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Burden of Mental Depression in Patients with
Chronic Heath Failure: A Cross-Sectional Study in Cameroon’s Reference Hospitals
Jérôme Boombhi1,2*, Jean-Pierre Kamga1,3, Mazou N Temgoua1, Alain Menanga1,2, Liliane Mfeukeu-Kuaté1,4, Delphine Kingue3 and Samuel Kingué1,2
1Faculty of Medicine and Biomedicals Sciences, University of Yaoundé I, Cameroon
2Cardiology Unit, General Hospital Yaoundé, Cameroon
3 Psychiatric Unit, Jamot Hospital Yaoundé, Cameroon
4 Cardiology Unit, Central Hospital Yaoundé, Cameroon
Submission: September 20, 2019; Published: October 10, 2019
*Corresponding author: Jerome Boombhi, Department of Internal Medicine and Specialties, Faculty of Medicine and Biomedical Sciences, University of Yaoundé I, Yaoundé, Cameroon
How to cite this article:Jérôme Boombhi, Jean-Pierre Kamga, Mazou N Temgoua, Alain Menanga, Liliane Mfeukeu-Kuaté etc all. Burden of Mental Depression in
Patients with Chronic Heath Failure: A Cross-Sectional Study in Cameroon’s Reference Hospitals. J Cardiol & Cardiovasc Ther. 2019; 15(2): 555906.
Background: Chronic Heath Failure (CHF) is a global public health problem. It is associated with psychological problem that have a great impact in Quality of life. Amongst the psychological disorders associated with CHF, mental depression is a major one. There are few studies done in Sub-Sahara Africa in general and specifically in Cameroon. The knowledge of the epidemiology of depression in Cameroon will help policymakers to reduce burden of CHF in this part of the world. The aim of this pilot study was to determine the prevalence of mental depression in patients with Chronic Heath Failure followed in three reference hospitals of Cameroon.
Methodology: We carried out a cross-sectional study over a period of 04 months, from January to May 2017. The patients were recruited from the cardiology departments of three references Hospitals of Cameroon: Yaoundé Central Hospital (YCH), General Hospital of Yaoundé (GHY) and Yaoundé University Teaching Hospital (YUTH). We included all patients aged 18 years and above followed for CHF and consenting to participate in the study. Patients with other chronic conditions (chronic kidney disease, cancer, schizophrenia) were excluded. Evaluation and detection of mental depression was done by the Patient Health Questionnaire 9 (PHQ-9).
Results: A total of 119 patients were recruited. The mean age was 66 ± 13 years. More than 2/3 (70.6%) of the patients were unemployed. The majority of patients (83.2%) had low monthly income (<100 000 FCFA). Stage II of heart failure according to New York Heart Association (NYHA) was the most represented (50%). The prevalence of depression was 35.3% (n=42) with the respective frequency of 26.1%, 8.4%, 0.8% for mild, moderate, moderately severe.
Conclusion: The prevalence of mental depression is high in patients with Chronic Heart Failure in Cameroon. The clinician should be aware of that in order to improve quality of life of these patients.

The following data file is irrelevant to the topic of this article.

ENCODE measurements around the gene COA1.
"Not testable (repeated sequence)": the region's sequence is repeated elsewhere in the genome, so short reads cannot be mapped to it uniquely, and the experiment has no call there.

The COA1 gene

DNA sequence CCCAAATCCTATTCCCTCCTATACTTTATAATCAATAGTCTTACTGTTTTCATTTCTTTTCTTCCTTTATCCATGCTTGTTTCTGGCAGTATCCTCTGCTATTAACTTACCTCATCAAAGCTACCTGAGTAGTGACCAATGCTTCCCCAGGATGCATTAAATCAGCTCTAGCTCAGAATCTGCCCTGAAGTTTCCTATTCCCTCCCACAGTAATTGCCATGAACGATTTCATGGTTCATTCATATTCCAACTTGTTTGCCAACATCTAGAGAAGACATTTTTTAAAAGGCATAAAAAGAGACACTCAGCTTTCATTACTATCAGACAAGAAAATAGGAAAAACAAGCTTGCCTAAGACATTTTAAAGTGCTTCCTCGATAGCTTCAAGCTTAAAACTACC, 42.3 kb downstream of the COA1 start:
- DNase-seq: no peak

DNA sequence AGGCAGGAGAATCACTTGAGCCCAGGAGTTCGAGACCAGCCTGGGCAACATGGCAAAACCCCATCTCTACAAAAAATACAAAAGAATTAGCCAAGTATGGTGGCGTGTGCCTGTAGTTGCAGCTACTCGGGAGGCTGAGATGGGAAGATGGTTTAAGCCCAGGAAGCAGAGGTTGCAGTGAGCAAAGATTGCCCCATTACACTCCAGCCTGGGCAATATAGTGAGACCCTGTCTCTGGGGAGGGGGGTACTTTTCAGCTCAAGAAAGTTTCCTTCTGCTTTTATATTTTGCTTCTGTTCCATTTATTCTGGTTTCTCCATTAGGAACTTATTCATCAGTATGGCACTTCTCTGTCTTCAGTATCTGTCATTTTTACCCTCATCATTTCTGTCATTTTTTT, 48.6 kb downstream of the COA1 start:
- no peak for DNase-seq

Abbreviations: CHF: Chronic Heart Failure; GHY: General Hospital of Yaoundé; HF: Heart Failure; IQR: Interquartile Range; LVEF: Left Ventricular Ejection Fraction; MD: Mental Depression; NYHA: New York Heart Association; PHQ-9: Patient Health Questionnaire 9; QOL: Quality of Life; SPSS: Statistical Package for Social Sciences; WHO: World Health Organization; YUTH: Yaoundé University Teaching Hospital
Chronic Heart Failure (CHF) is a major cause of death Worldwide . In the survivors it is associated with various complications interesting physical, social and psychological aspects that affected quality of life . The burden in Sub-Saharan
Africa is also high; in fact, Heart Failure (HF) accounts for over 30% of hospital admission in specialized cardiovascular units and 3% to 7 % in general internal medicine . Amongst the psychological complications, Mental Depression (MD) is well studied abroad. It is defined as disorder of a mood characterized by reduction of pleasure and desire in the daily activities due to disequilibrium of
a stable psychological condition for at least 2 weeks . In United
States, Gotlieb et al. , Friedmann et al. , Rohyans et al. 
found the respective prevalence of 48%, 36%, and 28%. In Europe
the reported prevalence was approximately the same with a range
of 28.6 to 30% [8,9]. In Asia this prevalence was also high with
a range of 24% to 68% depending of specific groups of patients
and site of the recruitment . Despite the high burden of the
disease and its known psychological impact, there are few studies
done in Sub-Sahara Africa. We therefore conducted this pilot work
in order to determine the prevalence of mental depression in
patients with Chronic Heath Failure followed in three reference
We carried out a cross-sectional study over a period of 04
months, from January to May 2017. The patients were recruited
from the cardiology departments of three references Hospitals
of Cameroon: Yaoundé Central Hospital (YCH), General Hospital
of Yaoundé (GHY) and Yaoundé University Teaching Hospital
(YUTH). We included all patients aged 18 years and above followed
for CHF and consenting to participate in the study. Patients
with other chronic conditions (chronic kidney disease, cancer,